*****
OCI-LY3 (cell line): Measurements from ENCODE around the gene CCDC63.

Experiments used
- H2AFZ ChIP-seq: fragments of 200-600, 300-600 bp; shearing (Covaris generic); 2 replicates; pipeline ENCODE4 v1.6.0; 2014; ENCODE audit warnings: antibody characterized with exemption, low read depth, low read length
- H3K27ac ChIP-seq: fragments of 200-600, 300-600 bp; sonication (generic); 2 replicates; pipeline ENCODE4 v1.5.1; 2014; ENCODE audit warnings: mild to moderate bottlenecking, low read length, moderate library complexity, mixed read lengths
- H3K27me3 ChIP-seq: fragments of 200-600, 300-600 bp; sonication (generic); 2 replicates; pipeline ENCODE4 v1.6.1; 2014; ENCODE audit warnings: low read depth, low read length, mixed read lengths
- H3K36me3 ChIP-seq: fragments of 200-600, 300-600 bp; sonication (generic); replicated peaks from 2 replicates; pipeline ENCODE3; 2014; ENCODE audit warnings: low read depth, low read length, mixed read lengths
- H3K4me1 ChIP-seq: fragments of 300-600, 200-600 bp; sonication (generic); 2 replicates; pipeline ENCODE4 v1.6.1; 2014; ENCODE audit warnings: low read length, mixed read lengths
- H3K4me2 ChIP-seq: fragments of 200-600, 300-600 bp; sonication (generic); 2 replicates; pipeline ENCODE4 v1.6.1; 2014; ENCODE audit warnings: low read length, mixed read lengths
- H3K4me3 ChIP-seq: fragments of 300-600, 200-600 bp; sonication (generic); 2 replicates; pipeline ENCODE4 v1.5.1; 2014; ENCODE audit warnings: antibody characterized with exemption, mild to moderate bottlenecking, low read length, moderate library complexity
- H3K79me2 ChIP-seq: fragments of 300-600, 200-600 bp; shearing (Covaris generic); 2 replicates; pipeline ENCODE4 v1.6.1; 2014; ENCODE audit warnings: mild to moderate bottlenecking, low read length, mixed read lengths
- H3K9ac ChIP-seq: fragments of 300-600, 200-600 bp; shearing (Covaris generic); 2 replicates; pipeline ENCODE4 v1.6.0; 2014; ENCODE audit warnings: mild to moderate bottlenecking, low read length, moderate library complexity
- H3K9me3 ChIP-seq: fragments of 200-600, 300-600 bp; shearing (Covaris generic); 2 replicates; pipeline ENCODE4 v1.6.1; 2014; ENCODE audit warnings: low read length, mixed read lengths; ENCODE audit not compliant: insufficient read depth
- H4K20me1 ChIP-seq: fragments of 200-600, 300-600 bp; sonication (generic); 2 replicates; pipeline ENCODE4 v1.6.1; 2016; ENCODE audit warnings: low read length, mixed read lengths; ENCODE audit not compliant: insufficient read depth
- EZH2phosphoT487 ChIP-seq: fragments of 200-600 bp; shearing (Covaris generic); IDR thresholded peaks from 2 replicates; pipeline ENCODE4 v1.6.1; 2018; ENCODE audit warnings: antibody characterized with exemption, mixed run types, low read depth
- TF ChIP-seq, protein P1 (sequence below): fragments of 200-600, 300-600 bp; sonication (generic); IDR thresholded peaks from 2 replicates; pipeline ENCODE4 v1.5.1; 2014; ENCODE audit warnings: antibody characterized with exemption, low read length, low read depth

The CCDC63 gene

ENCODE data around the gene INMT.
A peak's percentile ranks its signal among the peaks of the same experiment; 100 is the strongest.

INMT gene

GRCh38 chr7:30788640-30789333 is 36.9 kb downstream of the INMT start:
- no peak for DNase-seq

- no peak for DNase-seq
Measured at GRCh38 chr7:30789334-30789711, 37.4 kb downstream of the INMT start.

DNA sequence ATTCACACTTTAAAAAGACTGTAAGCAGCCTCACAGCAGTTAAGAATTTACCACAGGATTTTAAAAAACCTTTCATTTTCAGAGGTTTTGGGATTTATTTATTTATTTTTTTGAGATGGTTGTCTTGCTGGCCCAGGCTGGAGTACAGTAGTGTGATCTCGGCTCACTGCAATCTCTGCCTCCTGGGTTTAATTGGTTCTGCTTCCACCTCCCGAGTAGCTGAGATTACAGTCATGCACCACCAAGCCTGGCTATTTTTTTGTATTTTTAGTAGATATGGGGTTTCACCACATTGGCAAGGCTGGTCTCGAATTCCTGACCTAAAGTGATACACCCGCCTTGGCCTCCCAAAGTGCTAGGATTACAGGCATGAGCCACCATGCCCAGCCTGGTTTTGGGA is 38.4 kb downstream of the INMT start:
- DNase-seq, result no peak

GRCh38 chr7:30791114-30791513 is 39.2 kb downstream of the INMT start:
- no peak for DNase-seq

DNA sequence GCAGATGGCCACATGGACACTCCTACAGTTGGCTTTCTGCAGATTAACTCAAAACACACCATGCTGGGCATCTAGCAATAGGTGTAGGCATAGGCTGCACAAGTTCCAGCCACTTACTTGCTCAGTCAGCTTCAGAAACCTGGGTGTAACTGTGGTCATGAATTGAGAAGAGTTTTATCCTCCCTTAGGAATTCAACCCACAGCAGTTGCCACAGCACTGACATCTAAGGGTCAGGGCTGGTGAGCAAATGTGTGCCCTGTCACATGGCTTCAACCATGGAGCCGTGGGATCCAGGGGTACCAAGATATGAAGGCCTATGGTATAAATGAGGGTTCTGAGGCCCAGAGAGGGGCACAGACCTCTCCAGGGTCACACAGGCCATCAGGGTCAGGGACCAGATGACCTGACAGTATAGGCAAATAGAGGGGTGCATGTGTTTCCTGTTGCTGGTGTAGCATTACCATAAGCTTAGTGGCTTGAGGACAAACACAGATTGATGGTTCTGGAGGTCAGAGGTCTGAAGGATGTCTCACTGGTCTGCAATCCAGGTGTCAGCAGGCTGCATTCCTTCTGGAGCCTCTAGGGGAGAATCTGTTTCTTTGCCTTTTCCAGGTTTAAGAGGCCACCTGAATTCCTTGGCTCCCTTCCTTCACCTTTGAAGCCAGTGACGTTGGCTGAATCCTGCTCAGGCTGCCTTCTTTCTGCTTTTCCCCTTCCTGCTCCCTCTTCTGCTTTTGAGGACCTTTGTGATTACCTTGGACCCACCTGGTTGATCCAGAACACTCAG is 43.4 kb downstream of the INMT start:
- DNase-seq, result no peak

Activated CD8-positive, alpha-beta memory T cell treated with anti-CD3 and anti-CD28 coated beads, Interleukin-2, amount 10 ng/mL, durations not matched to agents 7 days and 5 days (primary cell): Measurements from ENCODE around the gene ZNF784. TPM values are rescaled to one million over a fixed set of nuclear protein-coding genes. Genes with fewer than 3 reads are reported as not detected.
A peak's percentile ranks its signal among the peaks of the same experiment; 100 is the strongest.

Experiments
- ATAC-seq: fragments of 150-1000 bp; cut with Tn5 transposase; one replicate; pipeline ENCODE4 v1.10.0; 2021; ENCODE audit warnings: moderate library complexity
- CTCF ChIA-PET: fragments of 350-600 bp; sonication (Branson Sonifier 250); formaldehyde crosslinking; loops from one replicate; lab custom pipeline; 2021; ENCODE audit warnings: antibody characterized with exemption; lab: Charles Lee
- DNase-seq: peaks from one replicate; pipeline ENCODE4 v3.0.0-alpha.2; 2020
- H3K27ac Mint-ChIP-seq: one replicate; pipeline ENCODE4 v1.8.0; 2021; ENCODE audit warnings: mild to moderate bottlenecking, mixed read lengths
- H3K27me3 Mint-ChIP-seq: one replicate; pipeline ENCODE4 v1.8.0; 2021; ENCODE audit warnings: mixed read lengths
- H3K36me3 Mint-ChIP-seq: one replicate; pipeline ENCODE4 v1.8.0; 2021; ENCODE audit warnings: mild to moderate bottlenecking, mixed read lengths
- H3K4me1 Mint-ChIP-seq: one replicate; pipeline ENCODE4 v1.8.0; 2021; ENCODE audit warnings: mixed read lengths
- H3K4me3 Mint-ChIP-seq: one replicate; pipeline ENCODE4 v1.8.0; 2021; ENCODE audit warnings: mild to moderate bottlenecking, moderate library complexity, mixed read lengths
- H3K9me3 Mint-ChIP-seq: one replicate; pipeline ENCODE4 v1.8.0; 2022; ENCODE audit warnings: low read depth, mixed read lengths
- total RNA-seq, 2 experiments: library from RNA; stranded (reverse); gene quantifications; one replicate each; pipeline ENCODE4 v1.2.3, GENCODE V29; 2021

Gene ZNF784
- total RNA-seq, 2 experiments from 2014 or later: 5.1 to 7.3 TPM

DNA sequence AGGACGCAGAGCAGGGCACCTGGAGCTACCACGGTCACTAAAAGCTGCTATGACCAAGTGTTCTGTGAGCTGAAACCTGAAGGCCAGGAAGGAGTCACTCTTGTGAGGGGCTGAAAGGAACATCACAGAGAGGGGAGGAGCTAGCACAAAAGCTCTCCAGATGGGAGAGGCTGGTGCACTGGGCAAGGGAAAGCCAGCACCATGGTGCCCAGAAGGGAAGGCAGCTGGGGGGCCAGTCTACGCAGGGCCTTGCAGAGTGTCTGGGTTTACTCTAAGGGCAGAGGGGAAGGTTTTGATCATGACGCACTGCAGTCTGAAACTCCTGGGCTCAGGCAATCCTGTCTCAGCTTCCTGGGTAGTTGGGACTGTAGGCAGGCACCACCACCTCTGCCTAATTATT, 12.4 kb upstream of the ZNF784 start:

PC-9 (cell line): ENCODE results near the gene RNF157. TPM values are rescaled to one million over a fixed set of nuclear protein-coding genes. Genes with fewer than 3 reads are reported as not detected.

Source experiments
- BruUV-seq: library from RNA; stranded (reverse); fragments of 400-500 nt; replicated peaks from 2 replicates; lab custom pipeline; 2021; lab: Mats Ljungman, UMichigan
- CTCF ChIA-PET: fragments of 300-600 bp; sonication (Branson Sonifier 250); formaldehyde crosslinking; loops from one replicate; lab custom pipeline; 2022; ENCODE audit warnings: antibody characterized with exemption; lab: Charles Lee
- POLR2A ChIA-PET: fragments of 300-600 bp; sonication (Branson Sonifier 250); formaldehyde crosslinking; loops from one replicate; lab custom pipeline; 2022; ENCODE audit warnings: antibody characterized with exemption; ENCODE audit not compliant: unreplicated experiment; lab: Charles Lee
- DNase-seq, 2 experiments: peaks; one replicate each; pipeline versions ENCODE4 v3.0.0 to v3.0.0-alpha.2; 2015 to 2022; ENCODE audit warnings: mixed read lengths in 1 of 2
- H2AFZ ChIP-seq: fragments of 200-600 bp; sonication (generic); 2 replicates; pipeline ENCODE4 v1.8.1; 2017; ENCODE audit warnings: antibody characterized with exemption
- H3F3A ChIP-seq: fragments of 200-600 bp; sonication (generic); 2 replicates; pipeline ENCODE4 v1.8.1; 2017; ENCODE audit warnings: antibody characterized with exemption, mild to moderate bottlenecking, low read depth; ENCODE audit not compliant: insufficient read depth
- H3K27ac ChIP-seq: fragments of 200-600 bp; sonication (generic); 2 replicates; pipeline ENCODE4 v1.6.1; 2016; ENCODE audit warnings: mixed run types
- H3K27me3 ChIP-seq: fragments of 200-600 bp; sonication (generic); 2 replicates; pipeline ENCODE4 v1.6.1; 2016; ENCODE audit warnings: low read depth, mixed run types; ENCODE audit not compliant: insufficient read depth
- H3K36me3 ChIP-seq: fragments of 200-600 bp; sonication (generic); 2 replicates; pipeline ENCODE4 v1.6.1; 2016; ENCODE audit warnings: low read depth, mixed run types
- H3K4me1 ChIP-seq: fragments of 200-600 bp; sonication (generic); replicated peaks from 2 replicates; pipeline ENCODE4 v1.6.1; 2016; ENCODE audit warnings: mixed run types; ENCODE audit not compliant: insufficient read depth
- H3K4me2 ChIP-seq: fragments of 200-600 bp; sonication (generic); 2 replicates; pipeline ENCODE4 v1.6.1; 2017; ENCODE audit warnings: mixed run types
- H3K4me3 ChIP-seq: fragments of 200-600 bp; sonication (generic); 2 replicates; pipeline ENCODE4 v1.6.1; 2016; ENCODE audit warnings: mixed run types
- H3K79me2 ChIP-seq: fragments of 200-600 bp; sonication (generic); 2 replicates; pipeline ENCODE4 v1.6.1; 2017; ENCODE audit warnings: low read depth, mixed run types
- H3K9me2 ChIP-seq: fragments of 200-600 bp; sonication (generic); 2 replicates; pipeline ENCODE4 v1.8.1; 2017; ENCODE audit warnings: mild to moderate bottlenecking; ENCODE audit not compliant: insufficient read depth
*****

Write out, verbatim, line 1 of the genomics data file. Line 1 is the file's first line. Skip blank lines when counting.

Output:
OCI-LY3 (cell line): Measurements from ENCODE around the gene CCDC63.